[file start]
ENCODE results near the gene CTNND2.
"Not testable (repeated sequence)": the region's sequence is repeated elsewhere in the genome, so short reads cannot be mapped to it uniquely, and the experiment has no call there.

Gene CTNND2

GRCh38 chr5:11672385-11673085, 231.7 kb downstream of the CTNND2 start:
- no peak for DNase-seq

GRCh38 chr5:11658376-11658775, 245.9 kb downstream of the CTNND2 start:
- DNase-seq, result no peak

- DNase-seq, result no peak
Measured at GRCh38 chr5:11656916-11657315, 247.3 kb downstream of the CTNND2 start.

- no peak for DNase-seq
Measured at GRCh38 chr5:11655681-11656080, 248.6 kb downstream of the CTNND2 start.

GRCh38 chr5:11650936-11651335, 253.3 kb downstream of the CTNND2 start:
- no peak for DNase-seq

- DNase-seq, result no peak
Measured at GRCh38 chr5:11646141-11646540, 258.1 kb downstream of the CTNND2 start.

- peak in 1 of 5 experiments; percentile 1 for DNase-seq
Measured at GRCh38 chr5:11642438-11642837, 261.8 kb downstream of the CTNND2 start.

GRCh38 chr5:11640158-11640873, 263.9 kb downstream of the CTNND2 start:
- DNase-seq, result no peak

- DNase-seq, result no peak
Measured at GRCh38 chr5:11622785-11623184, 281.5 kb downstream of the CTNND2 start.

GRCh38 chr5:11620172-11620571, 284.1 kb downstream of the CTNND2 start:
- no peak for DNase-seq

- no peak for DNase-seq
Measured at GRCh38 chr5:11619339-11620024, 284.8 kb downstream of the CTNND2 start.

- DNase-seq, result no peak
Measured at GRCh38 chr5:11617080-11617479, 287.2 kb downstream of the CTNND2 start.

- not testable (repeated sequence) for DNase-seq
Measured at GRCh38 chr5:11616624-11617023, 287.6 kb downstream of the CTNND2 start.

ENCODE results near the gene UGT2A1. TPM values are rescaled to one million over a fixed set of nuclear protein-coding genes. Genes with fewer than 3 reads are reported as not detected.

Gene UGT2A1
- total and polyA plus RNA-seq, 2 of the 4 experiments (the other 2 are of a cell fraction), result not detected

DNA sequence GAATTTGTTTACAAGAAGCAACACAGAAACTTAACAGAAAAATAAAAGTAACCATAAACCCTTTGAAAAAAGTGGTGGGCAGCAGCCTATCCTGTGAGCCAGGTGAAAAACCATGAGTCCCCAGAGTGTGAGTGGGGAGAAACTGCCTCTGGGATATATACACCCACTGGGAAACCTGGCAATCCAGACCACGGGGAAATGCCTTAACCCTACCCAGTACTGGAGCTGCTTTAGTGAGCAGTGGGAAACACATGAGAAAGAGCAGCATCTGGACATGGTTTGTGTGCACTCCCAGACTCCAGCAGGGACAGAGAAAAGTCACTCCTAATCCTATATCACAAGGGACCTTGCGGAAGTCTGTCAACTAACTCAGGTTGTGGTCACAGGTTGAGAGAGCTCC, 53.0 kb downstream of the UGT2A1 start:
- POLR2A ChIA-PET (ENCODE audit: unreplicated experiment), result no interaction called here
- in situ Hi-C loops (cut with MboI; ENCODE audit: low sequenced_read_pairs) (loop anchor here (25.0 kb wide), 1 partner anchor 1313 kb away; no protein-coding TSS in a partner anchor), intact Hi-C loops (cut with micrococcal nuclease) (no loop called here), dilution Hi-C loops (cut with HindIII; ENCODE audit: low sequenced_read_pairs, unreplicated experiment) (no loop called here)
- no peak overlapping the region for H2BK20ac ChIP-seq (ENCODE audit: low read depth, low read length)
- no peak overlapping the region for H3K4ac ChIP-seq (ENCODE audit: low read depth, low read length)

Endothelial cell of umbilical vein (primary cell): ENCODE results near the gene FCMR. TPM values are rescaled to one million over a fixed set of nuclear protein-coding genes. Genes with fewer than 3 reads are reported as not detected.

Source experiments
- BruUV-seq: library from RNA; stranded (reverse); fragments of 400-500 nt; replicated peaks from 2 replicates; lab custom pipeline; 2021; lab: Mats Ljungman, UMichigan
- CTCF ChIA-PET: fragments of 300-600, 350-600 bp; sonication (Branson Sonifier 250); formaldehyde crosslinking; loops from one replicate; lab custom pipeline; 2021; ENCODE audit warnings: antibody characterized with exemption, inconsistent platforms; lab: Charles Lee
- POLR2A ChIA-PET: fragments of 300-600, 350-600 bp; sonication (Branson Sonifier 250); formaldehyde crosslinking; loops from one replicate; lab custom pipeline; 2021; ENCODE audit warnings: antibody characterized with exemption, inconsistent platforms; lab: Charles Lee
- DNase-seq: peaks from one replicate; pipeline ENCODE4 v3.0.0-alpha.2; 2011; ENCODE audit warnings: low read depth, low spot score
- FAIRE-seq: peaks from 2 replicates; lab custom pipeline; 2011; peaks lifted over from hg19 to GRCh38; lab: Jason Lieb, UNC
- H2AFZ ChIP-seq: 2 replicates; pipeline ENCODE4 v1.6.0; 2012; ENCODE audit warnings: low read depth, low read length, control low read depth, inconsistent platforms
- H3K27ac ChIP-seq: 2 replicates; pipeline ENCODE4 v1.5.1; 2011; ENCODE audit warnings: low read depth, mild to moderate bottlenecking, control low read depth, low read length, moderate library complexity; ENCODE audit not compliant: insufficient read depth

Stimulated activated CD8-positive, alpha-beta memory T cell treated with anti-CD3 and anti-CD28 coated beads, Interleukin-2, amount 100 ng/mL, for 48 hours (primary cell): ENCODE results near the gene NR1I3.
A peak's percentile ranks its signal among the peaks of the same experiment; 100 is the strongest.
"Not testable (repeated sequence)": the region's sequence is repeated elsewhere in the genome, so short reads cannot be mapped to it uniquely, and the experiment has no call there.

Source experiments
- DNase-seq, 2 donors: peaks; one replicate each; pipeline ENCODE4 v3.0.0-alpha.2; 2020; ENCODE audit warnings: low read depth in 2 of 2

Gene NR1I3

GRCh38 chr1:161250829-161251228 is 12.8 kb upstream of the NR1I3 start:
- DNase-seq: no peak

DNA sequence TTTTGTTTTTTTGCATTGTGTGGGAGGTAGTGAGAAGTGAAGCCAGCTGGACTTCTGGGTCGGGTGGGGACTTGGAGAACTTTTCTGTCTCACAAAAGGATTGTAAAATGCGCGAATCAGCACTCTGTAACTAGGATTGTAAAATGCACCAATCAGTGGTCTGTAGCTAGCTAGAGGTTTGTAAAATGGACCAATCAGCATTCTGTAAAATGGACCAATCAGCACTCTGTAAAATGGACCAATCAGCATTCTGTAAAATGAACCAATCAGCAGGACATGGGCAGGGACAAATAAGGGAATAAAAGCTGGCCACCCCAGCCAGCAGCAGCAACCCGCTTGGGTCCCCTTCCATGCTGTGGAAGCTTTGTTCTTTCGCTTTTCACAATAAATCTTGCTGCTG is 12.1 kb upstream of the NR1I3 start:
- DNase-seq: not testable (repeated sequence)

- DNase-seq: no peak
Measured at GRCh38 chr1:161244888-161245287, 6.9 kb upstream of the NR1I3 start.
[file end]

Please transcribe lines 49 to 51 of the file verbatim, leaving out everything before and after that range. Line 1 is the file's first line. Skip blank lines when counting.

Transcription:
"Not testable (repeated sequence)": the region's sequence is repeated elsewhere in the genome, so short reads cannot be mapped to it uniquely, and the experiment has no call there.

Source experiments
- DNase-seq, 2 donors: peaks; one replicate each; pipeline ENCODE4 v3.0.0-alpha.2; 2020; ENCODE audit warnings: low read depth in 2 of 2